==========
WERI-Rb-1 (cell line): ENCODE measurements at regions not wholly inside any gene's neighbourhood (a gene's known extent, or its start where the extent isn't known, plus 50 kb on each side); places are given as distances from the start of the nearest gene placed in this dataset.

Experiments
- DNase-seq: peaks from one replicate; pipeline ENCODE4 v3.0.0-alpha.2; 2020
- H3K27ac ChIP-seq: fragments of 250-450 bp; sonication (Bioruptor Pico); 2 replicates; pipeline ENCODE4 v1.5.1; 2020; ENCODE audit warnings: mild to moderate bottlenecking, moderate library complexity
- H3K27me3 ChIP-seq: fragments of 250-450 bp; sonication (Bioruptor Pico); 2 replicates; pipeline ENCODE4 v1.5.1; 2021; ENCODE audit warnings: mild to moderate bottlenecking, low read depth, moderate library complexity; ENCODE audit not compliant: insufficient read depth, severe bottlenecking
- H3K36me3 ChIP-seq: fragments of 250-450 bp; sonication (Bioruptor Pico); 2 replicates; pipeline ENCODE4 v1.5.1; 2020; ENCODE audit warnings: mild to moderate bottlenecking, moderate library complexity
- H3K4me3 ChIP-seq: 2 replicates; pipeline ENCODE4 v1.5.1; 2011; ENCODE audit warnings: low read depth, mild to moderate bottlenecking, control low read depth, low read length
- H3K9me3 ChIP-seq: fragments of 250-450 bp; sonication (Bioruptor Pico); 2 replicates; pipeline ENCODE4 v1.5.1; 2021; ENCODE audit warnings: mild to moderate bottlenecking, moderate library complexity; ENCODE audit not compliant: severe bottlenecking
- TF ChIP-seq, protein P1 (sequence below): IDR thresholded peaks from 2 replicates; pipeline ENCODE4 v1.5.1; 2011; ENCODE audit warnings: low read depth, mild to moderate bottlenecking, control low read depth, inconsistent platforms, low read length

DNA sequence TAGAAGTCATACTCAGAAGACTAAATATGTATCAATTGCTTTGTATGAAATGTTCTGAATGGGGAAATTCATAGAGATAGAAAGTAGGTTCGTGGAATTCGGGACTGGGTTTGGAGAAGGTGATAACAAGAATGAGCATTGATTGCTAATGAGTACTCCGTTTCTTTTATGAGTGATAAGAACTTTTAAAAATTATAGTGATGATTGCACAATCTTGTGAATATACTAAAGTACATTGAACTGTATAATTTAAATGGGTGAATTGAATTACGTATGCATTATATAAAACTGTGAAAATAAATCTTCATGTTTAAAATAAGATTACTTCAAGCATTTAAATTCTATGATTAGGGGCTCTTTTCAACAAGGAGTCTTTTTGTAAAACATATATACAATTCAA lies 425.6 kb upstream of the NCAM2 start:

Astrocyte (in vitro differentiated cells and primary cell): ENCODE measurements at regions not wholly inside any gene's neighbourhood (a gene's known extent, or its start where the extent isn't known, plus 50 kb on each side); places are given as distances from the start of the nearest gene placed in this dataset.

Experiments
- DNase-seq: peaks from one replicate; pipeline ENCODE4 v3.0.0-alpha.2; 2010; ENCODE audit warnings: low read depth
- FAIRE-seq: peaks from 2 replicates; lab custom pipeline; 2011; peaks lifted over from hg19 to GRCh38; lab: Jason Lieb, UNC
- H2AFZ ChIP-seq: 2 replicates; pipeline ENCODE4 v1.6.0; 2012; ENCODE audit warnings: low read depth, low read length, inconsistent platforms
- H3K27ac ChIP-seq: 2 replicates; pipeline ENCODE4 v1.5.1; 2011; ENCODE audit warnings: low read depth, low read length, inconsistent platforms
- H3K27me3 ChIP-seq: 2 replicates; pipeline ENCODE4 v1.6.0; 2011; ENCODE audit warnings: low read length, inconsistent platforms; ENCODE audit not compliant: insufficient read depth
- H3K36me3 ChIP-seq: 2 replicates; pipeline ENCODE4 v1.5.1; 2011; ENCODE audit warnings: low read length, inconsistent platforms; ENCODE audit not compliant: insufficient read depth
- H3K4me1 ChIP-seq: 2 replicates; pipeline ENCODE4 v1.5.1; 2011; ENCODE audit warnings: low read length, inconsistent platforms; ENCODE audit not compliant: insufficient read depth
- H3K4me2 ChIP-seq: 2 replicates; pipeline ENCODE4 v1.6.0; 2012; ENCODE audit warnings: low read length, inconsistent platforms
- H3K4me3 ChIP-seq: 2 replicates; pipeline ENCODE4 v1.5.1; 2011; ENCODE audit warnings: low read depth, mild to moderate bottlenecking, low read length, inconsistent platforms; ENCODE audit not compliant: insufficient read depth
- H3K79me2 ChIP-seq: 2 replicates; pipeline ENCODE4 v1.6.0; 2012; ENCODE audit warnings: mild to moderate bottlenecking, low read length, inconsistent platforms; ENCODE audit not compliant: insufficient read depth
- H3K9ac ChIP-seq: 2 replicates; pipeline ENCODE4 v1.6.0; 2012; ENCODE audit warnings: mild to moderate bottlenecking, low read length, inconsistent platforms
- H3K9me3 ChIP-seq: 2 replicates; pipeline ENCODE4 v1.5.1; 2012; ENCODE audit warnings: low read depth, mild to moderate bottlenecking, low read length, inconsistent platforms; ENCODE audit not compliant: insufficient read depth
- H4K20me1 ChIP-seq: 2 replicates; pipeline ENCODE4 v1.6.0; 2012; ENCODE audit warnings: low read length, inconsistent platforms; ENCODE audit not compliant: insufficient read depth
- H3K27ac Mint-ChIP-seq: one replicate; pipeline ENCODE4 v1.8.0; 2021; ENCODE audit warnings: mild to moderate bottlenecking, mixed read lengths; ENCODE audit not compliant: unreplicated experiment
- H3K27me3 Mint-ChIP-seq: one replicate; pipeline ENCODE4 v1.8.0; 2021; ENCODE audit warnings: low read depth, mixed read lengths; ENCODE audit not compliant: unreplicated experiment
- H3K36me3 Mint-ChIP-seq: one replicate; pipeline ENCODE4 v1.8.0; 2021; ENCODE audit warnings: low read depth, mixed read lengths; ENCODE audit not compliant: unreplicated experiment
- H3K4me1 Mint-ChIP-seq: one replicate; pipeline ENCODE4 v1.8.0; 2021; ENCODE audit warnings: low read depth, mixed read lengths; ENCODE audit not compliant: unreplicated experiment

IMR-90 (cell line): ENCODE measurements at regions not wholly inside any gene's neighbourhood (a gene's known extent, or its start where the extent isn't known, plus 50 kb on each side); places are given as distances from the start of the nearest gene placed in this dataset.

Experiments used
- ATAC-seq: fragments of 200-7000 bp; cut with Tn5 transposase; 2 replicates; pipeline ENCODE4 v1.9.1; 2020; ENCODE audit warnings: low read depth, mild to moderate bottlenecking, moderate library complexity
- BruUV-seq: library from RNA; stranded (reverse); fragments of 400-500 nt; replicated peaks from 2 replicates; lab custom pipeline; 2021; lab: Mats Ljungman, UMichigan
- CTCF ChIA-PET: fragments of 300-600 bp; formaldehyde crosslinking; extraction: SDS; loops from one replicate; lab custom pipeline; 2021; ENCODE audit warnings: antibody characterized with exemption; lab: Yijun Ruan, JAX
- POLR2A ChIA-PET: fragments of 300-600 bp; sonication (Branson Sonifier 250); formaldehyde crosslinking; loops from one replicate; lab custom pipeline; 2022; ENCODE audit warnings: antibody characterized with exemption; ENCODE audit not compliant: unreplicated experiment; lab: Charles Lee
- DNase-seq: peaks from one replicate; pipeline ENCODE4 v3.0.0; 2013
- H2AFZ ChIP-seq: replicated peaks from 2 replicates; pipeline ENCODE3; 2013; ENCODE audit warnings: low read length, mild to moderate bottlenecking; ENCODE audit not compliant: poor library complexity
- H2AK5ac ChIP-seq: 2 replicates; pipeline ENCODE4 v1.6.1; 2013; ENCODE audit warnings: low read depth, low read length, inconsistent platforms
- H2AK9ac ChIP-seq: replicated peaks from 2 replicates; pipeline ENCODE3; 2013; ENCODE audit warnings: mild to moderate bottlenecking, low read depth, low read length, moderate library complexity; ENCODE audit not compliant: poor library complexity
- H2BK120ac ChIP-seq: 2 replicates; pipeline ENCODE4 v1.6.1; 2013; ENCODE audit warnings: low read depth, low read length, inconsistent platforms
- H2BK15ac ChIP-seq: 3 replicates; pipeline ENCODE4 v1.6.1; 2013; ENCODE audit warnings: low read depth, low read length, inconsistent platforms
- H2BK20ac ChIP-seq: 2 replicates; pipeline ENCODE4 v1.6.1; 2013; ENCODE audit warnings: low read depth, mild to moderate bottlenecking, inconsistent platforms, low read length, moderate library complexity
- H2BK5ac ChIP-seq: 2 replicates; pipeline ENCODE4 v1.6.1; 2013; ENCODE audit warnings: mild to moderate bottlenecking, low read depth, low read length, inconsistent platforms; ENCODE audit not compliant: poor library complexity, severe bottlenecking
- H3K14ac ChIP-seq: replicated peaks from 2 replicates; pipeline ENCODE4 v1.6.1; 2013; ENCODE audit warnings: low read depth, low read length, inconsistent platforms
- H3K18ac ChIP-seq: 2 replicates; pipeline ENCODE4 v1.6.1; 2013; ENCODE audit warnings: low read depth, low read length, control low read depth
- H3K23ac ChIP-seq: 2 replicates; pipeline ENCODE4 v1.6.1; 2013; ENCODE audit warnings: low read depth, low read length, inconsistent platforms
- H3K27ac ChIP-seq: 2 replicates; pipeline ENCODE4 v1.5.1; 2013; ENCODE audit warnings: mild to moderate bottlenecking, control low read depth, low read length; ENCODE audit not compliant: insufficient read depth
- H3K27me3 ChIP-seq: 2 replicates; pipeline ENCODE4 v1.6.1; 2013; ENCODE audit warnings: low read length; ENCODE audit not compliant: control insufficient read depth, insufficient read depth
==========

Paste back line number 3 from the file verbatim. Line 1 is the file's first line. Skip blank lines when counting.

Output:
- DNase-seq: peaks from one replicate; pipeline ENCODE4 v3.0.0-alpha.2; 2020